1. Definition of Logic
Logic is derived from the greek word Logos which means “spoken word”, “speech”. Or “reason”. It was introduced by Zeno, a Greek Philosopher, through his use of the term logike which means “discourse of thinking” or “treatise on thought”. It is formally defined as a science and an art of correct thinking. It is also considered as a science that deals with valid reasoning and argument.
2. Logic as Science
Logic consists of systematized and certain knowledge of the principles which govern correct thinking. It is not based on mere opinion or hypothesis, but on certain and demonstrated knowledge.
3. Logic as Art
Logic directs reason itself. Through logic man’s reason is guided so that it can proceed according to a system or order with ease and cautious avoidance of error as it draws definitions and understands terms, propositions, syllogisms and fallacies.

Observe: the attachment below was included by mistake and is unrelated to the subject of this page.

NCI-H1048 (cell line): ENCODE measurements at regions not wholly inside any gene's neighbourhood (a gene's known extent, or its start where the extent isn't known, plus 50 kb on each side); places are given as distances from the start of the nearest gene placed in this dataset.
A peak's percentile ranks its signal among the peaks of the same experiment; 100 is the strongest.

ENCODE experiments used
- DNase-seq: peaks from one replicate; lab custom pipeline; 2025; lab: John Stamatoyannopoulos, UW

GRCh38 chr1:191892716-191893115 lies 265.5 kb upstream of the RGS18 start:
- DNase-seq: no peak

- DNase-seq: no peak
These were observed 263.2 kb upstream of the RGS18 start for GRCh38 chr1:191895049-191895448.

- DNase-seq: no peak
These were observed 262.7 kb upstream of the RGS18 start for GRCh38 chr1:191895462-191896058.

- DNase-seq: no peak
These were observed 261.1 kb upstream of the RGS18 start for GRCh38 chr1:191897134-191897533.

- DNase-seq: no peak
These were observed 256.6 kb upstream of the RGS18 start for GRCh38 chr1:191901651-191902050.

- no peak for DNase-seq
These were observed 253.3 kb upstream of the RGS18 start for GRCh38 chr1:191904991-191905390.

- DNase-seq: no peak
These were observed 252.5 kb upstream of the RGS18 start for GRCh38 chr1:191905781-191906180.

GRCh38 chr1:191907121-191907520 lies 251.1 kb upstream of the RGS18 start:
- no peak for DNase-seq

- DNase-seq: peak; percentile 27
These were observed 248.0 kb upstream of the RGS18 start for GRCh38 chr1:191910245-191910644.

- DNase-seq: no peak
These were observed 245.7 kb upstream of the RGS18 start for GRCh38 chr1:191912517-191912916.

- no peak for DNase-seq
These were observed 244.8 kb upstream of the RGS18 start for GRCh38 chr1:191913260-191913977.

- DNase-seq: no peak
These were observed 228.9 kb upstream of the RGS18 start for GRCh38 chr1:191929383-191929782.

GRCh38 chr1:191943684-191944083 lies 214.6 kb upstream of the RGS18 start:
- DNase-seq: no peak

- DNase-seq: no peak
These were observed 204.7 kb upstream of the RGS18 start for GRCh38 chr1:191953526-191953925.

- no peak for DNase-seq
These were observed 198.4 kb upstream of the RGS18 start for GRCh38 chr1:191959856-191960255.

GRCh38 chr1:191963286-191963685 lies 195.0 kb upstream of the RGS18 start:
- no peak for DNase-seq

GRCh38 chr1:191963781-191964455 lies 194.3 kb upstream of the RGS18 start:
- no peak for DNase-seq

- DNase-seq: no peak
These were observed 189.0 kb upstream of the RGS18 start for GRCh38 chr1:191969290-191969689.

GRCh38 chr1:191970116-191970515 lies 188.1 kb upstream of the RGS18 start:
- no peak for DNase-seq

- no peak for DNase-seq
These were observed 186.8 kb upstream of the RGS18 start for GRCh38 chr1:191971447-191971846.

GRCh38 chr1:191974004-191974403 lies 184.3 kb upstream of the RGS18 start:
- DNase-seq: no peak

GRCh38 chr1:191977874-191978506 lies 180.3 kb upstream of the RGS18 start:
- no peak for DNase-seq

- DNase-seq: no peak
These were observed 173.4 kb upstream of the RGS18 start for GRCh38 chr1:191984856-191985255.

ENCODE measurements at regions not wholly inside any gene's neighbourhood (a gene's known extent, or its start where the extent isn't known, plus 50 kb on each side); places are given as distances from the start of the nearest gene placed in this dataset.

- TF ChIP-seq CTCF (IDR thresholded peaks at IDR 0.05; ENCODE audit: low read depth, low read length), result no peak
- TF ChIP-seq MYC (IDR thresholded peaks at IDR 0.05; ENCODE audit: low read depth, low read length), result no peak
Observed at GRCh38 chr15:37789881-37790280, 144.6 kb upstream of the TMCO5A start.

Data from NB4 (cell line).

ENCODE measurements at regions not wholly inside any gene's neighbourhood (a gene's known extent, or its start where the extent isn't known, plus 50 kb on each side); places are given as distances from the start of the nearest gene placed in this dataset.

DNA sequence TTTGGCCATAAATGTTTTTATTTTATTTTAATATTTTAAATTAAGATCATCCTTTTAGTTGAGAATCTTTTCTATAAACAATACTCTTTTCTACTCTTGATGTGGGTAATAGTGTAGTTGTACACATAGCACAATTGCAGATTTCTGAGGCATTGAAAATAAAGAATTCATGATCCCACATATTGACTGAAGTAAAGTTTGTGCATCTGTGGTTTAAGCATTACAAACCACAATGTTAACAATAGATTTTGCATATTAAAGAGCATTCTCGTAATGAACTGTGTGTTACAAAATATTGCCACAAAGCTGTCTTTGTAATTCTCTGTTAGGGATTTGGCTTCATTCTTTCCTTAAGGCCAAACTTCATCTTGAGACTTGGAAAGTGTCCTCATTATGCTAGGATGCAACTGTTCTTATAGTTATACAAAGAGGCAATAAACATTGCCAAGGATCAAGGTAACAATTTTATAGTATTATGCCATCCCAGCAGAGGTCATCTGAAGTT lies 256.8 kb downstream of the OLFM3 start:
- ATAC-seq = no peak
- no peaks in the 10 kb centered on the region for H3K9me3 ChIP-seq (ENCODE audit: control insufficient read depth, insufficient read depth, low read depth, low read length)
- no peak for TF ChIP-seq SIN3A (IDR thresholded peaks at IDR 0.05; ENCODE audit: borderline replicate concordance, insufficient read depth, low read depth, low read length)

4. Importance of Logic
By studying Logic, a student shall be able to obtain the truth and the validity of any arguments. It will reduce the possibility of being deceived by faulty arguments of others and falling into their traps. Logic enhances our ability to clarify even our own beliefs and decide whether our beliefs are worthy of assent. It will help us distinguish the difference between a correct and an incorrect reasoning. Moreover, Logic is aimed at equipping us with efficient reasoning skills to help us make wise decisions about what to believe and do.
5. Thinking refers to any or to all the movements of the mind such as imagining, recalling, memorizing, comprehending, analyzing, day-dreaming or solving problems.
In logic, thinking means inference.
INFERENCE- getting a truth or conclusion from something formerly known to the thinker.
2 KINDS OF INFERENCE
1. Inductive Inference
Draws a universal or general conclusion from a series of individual interrelated facts.
2. Deductive Inference
Draws a particular conclusion on the basis of... [continues]
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